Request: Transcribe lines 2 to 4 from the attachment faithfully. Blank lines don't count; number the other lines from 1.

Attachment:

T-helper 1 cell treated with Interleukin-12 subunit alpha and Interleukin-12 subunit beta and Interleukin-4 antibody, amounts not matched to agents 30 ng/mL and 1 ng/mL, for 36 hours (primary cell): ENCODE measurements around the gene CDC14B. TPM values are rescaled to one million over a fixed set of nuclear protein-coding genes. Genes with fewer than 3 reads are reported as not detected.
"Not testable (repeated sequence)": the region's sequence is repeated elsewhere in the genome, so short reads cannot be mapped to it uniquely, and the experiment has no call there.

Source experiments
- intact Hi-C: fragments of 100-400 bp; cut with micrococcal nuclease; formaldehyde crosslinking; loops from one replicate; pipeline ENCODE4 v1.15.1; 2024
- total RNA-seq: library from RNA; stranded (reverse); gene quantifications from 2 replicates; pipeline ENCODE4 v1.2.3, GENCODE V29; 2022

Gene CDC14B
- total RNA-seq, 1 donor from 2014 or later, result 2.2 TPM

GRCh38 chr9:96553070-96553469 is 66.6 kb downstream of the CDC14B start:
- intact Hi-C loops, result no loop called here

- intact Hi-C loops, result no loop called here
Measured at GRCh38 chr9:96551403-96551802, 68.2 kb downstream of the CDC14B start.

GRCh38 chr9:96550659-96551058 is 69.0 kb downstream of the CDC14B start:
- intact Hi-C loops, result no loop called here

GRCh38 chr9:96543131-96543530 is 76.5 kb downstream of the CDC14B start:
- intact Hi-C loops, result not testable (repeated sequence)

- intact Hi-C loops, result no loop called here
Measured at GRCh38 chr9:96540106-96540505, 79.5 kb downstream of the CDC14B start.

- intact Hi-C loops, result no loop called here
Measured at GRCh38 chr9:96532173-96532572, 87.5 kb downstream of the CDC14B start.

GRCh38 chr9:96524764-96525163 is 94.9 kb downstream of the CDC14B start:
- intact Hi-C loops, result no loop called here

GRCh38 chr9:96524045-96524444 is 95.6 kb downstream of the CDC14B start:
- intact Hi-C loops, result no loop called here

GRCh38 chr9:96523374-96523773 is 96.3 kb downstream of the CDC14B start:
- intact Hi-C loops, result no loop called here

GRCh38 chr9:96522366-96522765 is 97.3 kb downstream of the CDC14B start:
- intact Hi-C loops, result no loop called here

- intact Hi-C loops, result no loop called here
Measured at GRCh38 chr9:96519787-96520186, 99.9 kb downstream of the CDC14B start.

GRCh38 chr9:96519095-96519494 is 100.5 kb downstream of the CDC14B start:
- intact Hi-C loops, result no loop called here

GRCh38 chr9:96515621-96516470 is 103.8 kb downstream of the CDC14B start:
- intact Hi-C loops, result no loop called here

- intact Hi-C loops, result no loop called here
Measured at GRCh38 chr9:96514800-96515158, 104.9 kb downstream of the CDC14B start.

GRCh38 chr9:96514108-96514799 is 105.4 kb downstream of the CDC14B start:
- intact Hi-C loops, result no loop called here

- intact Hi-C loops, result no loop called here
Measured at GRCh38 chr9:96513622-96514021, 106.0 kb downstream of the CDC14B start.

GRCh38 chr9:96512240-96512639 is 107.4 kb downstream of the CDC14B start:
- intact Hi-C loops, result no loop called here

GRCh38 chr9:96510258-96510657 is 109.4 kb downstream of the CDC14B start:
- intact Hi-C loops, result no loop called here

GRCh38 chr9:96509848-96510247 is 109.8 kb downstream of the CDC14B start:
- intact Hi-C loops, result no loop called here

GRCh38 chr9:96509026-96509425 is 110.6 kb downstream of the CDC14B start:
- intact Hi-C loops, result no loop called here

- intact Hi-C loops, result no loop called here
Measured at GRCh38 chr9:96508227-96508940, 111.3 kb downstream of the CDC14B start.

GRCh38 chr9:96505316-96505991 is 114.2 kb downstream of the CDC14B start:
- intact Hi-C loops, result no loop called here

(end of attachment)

"Not testable (repeated sequence)": the region's sequence is repeated elsewhere in the genome, so short reads cannot be mapped to it uniquely, and the experiment has no call there.

Source experiments
- intact Hi-C: fragments of 100-400 bp; cut with micrococcal nuclease; formaldehyde crosslinking; loops from one replicate; pipeline ENCODE4 v1.15.1; 2024